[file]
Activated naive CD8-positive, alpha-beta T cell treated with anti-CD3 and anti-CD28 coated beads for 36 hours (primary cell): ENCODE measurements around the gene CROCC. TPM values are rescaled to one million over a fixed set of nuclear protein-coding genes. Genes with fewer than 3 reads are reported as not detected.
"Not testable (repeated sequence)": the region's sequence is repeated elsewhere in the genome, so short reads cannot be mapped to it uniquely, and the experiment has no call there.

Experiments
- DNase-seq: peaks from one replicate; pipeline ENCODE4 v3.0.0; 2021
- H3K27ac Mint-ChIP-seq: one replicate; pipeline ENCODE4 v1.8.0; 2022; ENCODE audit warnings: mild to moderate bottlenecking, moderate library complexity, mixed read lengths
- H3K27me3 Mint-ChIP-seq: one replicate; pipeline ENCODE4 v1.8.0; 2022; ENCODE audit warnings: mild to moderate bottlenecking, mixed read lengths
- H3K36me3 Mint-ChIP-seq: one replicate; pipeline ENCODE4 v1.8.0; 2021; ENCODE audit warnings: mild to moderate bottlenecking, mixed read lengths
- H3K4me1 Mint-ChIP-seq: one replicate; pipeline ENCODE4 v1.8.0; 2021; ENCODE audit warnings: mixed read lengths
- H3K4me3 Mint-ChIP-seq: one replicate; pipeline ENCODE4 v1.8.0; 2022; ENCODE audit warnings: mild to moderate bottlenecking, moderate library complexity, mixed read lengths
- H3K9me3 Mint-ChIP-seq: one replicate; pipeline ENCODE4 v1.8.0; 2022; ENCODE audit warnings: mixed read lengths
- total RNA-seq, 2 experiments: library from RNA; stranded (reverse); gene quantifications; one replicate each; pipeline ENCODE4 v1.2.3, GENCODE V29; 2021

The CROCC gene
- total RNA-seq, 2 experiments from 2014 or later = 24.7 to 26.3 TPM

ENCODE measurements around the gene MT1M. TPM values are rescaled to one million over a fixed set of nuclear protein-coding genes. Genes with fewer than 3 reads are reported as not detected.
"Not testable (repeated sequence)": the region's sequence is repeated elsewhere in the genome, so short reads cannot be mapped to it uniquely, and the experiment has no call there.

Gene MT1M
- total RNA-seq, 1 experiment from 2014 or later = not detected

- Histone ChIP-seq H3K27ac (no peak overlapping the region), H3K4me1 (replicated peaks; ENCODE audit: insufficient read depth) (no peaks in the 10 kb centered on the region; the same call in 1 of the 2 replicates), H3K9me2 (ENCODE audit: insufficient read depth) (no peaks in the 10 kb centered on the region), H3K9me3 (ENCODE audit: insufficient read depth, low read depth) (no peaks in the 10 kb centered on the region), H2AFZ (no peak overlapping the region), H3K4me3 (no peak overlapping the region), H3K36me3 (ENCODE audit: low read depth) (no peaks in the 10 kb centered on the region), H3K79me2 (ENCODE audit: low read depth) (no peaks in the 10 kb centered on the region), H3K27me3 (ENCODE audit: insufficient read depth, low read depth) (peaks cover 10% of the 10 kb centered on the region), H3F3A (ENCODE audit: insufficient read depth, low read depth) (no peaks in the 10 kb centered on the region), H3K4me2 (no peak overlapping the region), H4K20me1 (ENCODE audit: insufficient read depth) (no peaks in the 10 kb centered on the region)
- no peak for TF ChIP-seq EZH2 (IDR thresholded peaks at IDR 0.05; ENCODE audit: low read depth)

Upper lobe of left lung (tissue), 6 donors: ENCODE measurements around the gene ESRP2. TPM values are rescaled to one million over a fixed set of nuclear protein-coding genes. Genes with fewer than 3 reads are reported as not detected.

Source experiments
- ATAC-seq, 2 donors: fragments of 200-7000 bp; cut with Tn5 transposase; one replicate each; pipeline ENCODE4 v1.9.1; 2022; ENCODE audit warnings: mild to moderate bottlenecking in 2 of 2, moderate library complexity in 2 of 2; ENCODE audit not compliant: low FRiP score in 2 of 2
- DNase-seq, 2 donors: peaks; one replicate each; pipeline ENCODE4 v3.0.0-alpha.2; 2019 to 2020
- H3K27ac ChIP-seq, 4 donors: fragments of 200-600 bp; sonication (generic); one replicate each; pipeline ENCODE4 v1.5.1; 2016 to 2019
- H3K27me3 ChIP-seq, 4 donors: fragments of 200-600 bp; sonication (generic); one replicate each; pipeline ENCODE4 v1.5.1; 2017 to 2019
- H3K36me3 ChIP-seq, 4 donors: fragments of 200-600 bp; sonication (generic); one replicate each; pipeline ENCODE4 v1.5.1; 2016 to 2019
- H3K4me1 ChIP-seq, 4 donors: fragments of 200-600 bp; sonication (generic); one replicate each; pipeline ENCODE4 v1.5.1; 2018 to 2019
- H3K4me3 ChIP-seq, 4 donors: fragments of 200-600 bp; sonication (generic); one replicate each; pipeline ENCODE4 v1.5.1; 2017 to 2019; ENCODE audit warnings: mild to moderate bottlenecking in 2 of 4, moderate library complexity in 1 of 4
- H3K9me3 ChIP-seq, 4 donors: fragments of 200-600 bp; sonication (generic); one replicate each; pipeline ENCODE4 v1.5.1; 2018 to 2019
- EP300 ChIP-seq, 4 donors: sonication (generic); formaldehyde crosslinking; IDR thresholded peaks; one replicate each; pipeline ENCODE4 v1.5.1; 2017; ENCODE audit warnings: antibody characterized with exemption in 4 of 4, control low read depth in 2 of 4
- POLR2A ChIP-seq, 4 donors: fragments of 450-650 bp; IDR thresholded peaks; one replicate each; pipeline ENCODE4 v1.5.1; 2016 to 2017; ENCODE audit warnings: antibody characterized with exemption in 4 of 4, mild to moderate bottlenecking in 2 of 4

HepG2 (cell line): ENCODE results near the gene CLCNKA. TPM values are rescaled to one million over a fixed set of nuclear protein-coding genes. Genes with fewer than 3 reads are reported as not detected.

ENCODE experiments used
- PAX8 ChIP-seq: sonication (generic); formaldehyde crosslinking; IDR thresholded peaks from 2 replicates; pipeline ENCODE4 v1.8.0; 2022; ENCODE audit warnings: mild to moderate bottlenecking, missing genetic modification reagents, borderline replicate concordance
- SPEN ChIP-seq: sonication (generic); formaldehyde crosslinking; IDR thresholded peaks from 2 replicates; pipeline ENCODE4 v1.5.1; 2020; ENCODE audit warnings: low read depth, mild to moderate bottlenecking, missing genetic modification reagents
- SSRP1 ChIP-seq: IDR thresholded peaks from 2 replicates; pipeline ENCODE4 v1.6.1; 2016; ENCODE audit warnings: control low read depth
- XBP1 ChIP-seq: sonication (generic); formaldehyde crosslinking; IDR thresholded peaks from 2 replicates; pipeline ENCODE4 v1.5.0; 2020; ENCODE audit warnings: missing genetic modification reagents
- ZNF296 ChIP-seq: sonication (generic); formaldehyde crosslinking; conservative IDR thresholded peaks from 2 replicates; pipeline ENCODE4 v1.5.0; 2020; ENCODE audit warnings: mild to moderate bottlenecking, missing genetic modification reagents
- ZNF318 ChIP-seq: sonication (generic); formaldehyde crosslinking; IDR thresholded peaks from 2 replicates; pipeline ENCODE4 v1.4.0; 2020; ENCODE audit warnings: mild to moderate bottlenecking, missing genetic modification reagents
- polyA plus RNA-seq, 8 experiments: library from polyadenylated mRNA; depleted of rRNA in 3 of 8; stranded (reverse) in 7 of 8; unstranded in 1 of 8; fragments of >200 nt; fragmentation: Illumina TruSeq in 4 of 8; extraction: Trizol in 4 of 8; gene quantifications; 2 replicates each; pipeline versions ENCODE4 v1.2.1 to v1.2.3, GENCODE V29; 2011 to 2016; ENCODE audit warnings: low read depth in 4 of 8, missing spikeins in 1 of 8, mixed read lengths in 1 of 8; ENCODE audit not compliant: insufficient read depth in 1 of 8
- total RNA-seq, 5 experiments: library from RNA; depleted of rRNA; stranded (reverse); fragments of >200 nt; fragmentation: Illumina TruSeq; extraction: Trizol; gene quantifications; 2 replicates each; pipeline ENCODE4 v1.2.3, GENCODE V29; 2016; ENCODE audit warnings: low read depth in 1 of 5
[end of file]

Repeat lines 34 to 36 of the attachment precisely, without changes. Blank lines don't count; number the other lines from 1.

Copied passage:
- PAX8 ChIP-seq: sonication (generic); formaldehyde crosslinking; IDR thresholded peaks from 2 replicates; pipeline ENCODE4 v1.8.0; 2022; ENCODE audit warnings: mild to moderate bottlenecking, missing genetic modification reagents, borderline replicate concordance
- SPEN ChIP-seq: sonication (generic); formaldehyde crosslinking; IDR thresholded peaks from 2 replicates; pipeline ENCODE4 v1.5.1; 2020; ENCODE audit warnings: low read depth, mild to moderate bottlenecking, missing genetic modification reagents
- SSRP1 ChIP-seq: IDR thresholded peaks from 2 replicates; pipeline ENCODE4 v1.6.1; 2016; ENCODE audit warnings: control low read depth